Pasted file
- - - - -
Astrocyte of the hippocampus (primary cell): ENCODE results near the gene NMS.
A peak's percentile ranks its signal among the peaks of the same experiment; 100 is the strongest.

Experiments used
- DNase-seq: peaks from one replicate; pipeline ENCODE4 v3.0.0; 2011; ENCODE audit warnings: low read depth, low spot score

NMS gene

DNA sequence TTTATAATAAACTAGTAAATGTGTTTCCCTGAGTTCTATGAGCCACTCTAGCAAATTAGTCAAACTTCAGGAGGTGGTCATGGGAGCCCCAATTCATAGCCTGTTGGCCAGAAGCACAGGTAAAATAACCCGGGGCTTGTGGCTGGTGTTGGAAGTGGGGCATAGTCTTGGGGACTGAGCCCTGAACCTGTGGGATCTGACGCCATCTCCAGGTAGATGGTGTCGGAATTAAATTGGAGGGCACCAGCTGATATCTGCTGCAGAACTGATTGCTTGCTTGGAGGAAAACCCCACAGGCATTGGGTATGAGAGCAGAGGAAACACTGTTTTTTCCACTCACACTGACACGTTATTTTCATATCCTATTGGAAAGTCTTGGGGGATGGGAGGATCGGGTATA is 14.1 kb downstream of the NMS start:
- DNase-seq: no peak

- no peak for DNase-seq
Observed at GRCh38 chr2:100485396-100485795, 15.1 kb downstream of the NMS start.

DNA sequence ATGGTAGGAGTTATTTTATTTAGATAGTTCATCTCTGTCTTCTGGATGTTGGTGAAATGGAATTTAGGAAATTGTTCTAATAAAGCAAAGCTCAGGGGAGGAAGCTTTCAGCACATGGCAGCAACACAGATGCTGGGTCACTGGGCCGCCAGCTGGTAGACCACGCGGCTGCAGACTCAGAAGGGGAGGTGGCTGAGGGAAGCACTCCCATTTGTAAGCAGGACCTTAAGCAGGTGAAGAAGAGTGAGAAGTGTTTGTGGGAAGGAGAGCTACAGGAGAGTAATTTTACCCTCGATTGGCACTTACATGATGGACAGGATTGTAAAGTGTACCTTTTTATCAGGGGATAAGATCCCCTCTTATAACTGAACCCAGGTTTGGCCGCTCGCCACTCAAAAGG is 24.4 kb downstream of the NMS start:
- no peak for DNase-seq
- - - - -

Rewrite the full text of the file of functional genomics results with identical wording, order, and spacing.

Astrocyte of the hippocampus (primary cell): ENCODE results near the gene NMS.
A peak's percentile ranks its signal among the peaks of the same experiment; 100 is the strongest.

Experiments used
- DNase-seq: peaks from one replicate; pipeline ENCODE4 v3.0.0; 2011; ENCODE audit warnings: low read depth, low spot score

NMS gene

DNA sequence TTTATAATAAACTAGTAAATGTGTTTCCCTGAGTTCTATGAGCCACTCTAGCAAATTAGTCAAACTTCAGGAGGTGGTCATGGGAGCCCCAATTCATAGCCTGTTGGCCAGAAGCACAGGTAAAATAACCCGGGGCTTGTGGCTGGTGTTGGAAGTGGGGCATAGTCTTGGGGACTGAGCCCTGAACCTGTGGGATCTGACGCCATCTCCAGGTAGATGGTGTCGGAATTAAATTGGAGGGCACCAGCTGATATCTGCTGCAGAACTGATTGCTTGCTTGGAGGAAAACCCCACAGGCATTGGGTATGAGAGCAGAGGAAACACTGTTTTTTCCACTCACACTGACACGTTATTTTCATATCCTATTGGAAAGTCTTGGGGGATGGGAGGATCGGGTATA is 14.1 kb downstream of the NMS start:
- DNase-seq: no peak

- no peak for DNase-seq
Observed at GRCh38 chr2:100485396-100485795, 15.1 kb downstream of the NMS start.

DNA sequence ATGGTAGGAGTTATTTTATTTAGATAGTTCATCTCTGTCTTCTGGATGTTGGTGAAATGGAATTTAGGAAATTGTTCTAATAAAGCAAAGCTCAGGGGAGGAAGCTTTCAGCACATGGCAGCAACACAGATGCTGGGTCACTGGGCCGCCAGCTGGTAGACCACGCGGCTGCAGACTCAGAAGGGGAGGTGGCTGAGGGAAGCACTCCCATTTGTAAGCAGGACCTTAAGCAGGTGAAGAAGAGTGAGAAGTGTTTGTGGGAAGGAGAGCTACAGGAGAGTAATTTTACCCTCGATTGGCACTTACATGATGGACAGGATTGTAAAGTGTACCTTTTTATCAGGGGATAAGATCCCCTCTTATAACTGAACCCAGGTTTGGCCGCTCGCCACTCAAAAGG is 24.4 kb downstream of the NMS start:
- no peak for DNase-seq